Wednesday, 17 December 2014

Christmas reads

If anyone's looking for a late present for someone who loves beautiful books, I can thoroughly recommend The Sleeper and the Spindle, written by Neil Gaiman, illustrated by Chris Riddell, and published by Bloomsbury. It's a re-imagining of The Sleeping Beauty, though bits of other fairy tales creep in as well - but as you might expect with Neil Gaiman, there are more twists and turns than you'll find in the intertwining stems of a climbing rose.

The story, which of course I'm not going to tell you, is mesmeric and beautifully told. But as well as this, the book is a very gorgeous object. Through the translucent cover, decorated with gold and black roses, you glimpse a sleeping girl, drawn onto the hardback itself. The illustrations, black and white with touches of gold, are absolutely luscious: detailed, dramatic and stylish. Even the page numbers are decorated with tiny drawings.

It's an absolute treat.

This is a newly published book. But my favourite Christmas read first appeared in 1973. The Dark Is Rising, by Susan Cooper, is the second book of a sequence of five: this is also the name of the sequence as a whole. The first one, Over Sea, Under Stone, was written as a standalone in 1965. It does not have the same power as the subsequent books, but without it, they would not have been written - which would have been dreadful! They all draw on Susan Cooper's deep attachment to certain parts of the Britain she had known before moving to America: Cornwall, the Chilterns, Windsor, Wales. She invests these places with mythic significance, and the children who are her heroes move between the landscape of legend and that of everyday life, fighting the forces of the Dark. The Dark Is Rising takes place at Christmas time; there are unforgettable scenes of high tension - one where an unnaturally heavy snowfall is the first backdrop for an attack from the Dark, heralded by swooping rooks, another where carol singers provide the accompaniment for a heart-wrenching betrayal. I probably re-read the sequence every other Christmas - and there aren't many books I re-read at all. If you haven't read it, and you're prepared to accept that children's books are not just for children, you have a treat in store; or you could buy it for a child of your acquaintance. (And then borrow it!)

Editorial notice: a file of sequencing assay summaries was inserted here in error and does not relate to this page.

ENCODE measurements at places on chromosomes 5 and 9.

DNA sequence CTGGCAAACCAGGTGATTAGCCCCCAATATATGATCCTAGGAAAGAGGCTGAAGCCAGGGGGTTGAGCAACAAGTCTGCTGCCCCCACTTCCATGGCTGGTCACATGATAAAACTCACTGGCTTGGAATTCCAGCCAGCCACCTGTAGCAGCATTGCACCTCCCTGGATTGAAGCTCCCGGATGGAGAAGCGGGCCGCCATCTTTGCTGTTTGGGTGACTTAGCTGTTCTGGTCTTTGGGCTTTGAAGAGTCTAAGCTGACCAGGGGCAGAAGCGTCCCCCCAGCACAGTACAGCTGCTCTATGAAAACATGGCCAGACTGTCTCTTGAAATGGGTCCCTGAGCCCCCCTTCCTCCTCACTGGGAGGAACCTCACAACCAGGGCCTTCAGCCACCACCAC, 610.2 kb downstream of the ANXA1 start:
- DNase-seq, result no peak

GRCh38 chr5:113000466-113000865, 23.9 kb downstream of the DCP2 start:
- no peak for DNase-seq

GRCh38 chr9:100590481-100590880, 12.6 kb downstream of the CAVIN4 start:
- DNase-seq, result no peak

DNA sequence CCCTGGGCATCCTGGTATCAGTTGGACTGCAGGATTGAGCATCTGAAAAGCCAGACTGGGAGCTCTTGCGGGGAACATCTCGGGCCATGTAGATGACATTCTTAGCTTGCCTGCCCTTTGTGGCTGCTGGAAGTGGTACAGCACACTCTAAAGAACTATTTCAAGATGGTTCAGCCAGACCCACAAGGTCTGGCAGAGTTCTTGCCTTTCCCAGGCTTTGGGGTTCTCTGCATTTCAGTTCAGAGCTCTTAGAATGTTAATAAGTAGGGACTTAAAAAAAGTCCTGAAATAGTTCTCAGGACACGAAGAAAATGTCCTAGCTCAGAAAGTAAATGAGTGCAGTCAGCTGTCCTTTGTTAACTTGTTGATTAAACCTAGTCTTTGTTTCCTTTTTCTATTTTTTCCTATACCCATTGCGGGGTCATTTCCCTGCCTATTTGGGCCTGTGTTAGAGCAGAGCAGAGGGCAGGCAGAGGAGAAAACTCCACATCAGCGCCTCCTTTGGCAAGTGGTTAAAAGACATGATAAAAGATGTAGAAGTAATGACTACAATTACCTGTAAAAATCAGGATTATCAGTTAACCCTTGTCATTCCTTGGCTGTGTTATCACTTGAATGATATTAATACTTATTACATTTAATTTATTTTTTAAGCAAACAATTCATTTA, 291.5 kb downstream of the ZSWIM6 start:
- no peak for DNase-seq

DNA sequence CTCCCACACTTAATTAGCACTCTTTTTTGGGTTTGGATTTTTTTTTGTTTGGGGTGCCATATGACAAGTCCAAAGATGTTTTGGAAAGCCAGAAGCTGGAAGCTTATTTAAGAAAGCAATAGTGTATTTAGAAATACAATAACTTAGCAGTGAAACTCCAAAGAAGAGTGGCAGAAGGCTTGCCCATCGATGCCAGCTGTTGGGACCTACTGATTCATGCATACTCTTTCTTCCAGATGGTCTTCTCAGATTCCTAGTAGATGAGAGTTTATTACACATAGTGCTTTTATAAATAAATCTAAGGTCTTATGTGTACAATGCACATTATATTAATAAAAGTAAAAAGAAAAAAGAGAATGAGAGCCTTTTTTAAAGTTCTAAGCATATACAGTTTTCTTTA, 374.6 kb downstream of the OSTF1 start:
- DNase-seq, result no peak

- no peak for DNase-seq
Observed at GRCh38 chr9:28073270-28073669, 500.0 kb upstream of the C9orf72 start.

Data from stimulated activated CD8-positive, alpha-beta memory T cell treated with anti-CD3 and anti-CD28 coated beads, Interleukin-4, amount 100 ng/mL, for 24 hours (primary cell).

I probably won't post now till after the Christmas jollities. So I'll leave you with some pictures from the hill - no snow, no frost, but a very beautiful winter afternoon light.

Thank you for visiting, and have a very lovely Christmas!

That's Cheddar Gorge in the distance.


  1. The Neil Gaiman's on the list! And are those views from your house??? What a beautiful place to live!

  2. The top one and the bottom one were taken in the garden, and the middle one was from the lane that goes past the house. You're right - it is a a lovely place to live!

  3. I love Neil Gaiman! Thanks for the recommendations.